Ethiopian coffee marketing reforms and smallholder coffee producers: A socio-legal empowerment lens
Coffee is Ethiopia’s main export crop, contributing to the livelihoods of more than 5 million smallholder farmers. However, these smallholders find themselves at the bottom of a long value chain that includes collectors, traders, processors and exporters.
In 2008, a marketplace, the Ethiopia Commodity Exchange (ECX), was launched with the aim of improving agricultural marketing and shoring up producer prices, and coffee trading through the ECX was made mandatory for all market participants except cooperatives and large plantations. But in 2017, following pressure from exporters, foreign importers and the donor community, further reforms again opened up coffee trading outside the ECX.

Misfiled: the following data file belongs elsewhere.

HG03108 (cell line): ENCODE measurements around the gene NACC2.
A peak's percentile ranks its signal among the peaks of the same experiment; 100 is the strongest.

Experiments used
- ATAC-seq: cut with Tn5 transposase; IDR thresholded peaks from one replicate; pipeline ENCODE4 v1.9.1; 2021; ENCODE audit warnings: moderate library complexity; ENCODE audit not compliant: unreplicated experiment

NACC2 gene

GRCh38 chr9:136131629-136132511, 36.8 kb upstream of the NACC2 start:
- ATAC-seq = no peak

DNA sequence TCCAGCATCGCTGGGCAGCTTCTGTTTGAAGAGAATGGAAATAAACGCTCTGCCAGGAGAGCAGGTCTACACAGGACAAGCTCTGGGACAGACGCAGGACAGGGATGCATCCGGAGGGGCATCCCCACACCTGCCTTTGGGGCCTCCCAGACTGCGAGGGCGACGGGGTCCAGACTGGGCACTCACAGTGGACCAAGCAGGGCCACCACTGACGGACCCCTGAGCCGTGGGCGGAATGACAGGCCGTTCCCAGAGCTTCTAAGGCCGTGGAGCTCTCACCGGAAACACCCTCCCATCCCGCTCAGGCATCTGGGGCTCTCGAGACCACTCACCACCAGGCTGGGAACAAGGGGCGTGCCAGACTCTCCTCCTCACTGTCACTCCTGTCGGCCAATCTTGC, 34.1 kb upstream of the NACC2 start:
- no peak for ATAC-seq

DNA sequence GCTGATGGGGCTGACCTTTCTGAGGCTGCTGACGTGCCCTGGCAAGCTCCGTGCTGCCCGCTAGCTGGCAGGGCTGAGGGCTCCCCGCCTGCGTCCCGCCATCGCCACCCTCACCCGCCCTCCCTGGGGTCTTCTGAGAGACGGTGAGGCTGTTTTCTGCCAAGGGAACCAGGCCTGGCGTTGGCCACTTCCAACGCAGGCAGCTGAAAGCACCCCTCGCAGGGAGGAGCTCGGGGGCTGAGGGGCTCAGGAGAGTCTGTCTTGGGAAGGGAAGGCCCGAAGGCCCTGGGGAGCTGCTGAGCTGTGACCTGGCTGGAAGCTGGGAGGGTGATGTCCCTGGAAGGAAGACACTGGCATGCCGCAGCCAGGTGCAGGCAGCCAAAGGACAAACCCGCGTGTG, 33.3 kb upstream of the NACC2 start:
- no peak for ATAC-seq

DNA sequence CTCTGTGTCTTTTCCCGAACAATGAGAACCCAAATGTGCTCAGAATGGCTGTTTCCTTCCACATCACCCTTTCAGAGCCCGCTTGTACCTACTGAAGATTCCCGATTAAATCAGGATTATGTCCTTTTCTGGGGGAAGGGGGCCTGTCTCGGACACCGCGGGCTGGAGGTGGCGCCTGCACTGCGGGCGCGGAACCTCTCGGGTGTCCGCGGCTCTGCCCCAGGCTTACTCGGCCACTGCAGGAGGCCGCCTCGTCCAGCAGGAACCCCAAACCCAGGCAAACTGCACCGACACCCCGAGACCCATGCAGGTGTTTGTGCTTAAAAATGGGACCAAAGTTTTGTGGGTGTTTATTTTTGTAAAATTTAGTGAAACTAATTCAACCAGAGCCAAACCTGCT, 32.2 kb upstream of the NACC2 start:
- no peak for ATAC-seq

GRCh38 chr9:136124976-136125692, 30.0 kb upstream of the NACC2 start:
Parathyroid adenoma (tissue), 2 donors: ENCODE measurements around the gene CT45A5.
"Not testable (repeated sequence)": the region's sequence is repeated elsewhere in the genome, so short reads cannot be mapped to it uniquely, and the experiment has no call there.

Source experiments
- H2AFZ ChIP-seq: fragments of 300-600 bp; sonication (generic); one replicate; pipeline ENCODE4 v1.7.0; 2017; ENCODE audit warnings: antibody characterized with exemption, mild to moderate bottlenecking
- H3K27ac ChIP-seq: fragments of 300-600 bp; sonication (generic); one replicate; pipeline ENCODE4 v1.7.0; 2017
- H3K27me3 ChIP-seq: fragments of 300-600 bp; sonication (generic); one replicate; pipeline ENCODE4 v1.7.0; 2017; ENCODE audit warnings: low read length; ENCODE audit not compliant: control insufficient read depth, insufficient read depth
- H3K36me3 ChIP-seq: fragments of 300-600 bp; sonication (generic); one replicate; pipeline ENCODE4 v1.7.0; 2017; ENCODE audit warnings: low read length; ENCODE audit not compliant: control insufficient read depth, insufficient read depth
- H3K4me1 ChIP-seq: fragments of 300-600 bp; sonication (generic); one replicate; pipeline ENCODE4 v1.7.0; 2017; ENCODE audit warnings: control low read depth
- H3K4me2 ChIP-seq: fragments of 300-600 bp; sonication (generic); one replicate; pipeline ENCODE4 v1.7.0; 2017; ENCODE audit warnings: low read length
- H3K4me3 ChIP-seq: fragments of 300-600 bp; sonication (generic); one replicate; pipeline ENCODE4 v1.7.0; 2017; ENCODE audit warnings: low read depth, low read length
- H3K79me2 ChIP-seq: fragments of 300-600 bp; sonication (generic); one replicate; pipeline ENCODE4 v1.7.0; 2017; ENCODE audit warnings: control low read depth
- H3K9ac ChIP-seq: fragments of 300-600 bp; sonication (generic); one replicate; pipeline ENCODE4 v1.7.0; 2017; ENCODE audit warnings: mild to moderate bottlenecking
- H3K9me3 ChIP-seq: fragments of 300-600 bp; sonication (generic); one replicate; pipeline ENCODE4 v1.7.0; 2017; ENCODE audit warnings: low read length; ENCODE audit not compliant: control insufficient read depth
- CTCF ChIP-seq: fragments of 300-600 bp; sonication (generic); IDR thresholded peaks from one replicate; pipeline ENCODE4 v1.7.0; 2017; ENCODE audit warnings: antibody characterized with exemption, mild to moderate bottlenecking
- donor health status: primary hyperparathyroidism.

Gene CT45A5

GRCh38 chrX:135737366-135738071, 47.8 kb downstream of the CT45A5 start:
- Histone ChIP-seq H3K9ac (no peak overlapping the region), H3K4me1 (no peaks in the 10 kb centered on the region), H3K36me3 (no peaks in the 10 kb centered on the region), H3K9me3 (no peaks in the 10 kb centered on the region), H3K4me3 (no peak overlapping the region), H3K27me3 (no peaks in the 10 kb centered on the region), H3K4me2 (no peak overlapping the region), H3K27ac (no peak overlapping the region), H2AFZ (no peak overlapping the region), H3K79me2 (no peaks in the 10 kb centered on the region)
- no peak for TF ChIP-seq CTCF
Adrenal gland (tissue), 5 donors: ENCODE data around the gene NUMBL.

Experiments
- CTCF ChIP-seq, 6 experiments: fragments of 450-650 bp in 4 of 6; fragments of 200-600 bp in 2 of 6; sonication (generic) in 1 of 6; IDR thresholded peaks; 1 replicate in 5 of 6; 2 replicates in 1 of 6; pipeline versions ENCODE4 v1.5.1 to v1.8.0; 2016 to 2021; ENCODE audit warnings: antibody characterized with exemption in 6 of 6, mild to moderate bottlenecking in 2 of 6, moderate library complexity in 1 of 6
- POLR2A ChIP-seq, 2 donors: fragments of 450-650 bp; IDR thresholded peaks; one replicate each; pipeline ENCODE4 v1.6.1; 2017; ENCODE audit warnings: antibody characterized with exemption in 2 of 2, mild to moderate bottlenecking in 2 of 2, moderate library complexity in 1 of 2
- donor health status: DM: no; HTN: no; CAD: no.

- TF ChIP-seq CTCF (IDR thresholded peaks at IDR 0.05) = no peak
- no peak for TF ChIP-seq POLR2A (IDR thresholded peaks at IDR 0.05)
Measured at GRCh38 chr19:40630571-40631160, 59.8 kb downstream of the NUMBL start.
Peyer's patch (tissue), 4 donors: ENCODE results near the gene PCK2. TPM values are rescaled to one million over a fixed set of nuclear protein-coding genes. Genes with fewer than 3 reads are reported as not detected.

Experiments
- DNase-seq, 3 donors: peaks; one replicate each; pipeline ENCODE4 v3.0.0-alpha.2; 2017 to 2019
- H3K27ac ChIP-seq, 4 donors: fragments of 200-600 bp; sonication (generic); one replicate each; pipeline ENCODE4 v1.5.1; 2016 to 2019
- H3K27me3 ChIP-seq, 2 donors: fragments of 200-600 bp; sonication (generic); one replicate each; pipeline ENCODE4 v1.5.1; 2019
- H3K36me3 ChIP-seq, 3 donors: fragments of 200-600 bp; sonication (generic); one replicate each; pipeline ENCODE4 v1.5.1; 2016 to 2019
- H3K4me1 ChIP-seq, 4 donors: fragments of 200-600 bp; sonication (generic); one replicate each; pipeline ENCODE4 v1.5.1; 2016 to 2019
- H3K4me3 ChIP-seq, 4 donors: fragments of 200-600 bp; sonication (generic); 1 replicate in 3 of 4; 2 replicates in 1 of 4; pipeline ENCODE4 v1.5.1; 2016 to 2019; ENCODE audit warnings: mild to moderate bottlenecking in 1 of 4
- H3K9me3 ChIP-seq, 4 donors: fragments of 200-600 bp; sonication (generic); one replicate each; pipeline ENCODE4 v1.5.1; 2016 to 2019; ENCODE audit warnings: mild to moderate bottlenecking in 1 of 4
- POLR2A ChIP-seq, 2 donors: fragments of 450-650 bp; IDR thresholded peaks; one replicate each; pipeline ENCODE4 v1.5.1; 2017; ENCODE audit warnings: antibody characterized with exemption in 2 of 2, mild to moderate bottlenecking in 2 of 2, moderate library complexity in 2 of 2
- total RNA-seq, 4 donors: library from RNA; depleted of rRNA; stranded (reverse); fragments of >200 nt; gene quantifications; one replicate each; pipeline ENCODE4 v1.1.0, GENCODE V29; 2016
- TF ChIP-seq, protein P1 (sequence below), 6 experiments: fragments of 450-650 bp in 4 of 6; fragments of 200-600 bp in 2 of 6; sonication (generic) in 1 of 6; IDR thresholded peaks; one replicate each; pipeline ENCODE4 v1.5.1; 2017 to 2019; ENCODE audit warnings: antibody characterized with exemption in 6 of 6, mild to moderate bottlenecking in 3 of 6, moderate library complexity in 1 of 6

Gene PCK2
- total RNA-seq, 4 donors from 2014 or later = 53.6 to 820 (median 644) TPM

This report examines both these coffee marketing reforms, focusing specifically on the participation of and outcomes for smallholder coffee farmers. The aim is to assess spaces where smallholders and cooperatives may have been able to take part in the reforms, and to highlight policy implications for considering socio-legal empowerment of smallholders in such policy reform.